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May 17, 2014 permalink
From New England here are two different stories showing the same problem: innumeracy.
DCF Inadequately Preparing Child Welfare Workers
With the ongoing crisis of abuse and neglect-related deaths in the commonwealth, it’s a miserable time to be a child welfare worker in Massachusetts. Truth is, it’s rarely a good time, anywhere. Several other states are in the middle of full-blown child welfare crises; nationwide, 30 to 50 percent of all children who die from maltreatment were previously known to child protective services.
Child welfare work is demanding, the pay is low, caseloads are high, colleagues come and go, the work can be dangerous, and human error can result in tragedy. It is challenging to protect children in this type of work environment and yet that’s the number one goal of the job. The majority of the time, children are protected, but every worker has the same fear of seeing a client’s name and face on the front page of the morning paper. And yet in general, the profession does a poor job of preparing workers to avoid this crisis.
In 2010/2011, I conducted the only large-scale, multi-state study on fatal maltreatment with 426 child welfare workers; 72 percent said they worry a child on their caseload will die. Only 42 percent knew that children are more likely to die from neglect than from abuse; only 20 percent knew that mothers are more likely to be responsible for their children’s deaths than other caregivers; and only 38 percent knew that children are more likely to be killed by a family than a non-family member. This reveals a significant gap in knowledge. I also found that there was no difference in knowledge between workers who reported receiving training and those who did not.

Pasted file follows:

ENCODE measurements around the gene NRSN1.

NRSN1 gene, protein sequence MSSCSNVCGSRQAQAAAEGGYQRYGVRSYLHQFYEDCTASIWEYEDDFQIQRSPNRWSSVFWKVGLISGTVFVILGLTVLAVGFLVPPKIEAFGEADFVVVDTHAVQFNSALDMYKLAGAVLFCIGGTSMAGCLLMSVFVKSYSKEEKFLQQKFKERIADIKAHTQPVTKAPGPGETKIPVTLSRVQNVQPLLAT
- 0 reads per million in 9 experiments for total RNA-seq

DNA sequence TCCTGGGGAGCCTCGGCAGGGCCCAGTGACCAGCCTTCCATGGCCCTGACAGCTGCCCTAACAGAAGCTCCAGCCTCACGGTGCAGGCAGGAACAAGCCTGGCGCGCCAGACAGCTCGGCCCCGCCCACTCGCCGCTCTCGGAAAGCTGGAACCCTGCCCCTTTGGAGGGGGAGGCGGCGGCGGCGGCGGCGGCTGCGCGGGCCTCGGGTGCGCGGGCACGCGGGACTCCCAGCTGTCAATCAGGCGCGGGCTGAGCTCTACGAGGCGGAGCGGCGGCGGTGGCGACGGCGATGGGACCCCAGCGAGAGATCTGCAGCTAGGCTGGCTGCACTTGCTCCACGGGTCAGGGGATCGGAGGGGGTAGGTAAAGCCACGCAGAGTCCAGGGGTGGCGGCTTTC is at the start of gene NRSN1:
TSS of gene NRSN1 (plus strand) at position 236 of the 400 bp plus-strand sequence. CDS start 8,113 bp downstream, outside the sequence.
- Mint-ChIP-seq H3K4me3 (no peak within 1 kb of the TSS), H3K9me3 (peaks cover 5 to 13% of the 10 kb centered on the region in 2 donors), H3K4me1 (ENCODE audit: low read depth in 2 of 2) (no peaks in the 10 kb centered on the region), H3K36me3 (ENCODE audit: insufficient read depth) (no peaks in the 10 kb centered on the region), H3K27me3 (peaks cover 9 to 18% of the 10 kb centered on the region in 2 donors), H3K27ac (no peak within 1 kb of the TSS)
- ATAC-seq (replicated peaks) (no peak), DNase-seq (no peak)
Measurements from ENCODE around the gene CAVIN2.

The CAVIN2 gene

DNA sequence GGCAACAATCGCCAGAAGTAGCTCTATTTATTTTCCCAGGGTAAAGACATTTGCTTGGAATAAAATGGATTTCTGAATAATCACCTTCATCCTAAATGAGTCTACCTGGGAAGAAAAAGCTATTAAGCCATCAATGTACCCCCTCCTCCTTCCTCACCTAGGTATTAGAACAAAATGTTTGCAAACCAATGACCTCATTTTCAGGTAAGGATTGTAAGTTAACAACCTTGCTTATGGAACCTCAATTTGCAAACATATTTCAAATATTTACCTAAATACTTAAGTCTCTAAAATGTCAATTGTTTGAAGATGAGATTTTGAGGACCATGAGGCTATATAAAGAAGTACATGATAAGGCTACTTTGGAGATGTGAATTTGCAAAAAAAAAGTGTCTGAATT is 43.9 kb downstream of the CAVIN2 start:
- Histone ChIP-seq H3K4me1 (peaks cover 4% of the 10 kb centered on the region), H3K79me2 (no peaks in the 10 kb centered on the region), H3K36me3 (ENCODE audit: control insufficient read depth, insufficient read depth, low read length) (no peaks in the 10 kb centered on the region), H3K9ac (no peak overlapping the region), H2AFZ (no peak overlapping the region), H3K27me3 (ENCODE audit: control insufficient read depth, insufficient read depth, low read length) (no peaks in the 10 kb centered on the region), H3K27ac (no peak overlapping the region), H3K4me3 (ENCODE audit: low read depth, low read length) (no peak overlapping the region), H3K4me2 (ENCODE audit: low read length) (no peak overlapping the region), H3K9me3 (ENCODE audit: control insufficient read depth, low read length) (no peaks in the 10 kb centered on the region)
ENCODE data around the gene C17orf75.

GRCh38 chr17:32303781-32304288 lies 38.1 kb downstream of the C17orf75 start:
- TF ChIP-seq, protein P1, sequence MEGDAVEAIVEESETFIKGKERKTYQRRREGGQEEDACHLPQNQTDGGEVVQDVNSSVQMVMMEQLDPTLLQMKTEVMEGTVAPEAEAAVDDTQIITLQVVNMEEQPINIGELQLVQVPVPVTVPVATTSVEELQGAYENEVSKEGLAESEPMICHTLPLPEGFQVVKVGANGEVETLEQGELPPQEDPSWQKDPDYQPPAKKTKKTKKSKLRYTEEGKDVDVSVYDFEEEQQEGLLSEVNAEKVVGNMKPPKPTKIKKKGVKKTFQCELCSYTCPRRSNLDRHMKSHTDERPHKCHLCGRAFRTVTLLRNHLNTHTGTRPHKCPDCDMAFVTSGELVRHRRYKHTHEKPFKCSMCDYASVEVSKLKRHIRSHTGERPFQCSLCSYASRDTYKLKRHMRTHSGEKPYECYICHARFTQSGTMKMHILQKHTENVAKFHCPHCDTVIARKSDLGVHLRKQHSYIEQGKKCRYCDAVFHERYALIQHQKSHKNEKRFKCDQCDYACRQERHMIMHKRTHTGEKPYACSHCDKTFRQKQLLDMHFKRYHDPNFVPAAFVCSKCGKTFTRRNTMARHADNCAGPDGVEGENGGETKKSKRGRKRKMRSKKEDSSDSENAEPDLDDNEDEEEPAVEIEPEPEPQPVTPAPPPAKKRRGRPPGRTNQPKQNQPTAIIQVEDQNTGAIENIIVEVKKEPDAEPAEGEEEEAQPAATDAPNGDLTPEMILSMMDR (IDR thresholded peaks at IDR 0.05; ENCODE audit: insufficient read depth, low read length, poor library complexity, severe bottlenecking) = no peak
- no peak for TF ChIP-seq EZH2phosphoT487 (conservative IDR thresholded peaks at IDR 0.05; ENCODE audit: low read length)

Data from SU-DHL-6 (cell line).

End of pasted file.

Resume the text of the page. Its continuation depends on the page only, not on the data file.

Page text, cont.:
Critics often point to workers’ relative youth and inexperience as potential reasons for fatalities. But, in my study, workers who had a client die had been in the field for six years and were in their late 30s. Further, over half had a degree in social work and another third had a degree in the social sciences.
With results like these, the next question is obvious: Where do child welfare workers receive information on maltreatment fatalities? As it turns out — almost nowhere. My colleagues and I examined 24 child welfare and social science textbooks for inclusion of content concerning fatal maltreatment. We also examined pre-service child welfare training curricula from 20 U.S. states. We found that a minority of textbooks address risk factors for fatalities. Only one state had a dedicated section on fatalities in their pre-service training, but, that one state did not provide evidence-based information to workers about risk factors for death. Instead, the training described the social and demographic characteristics of the children in their state who had died.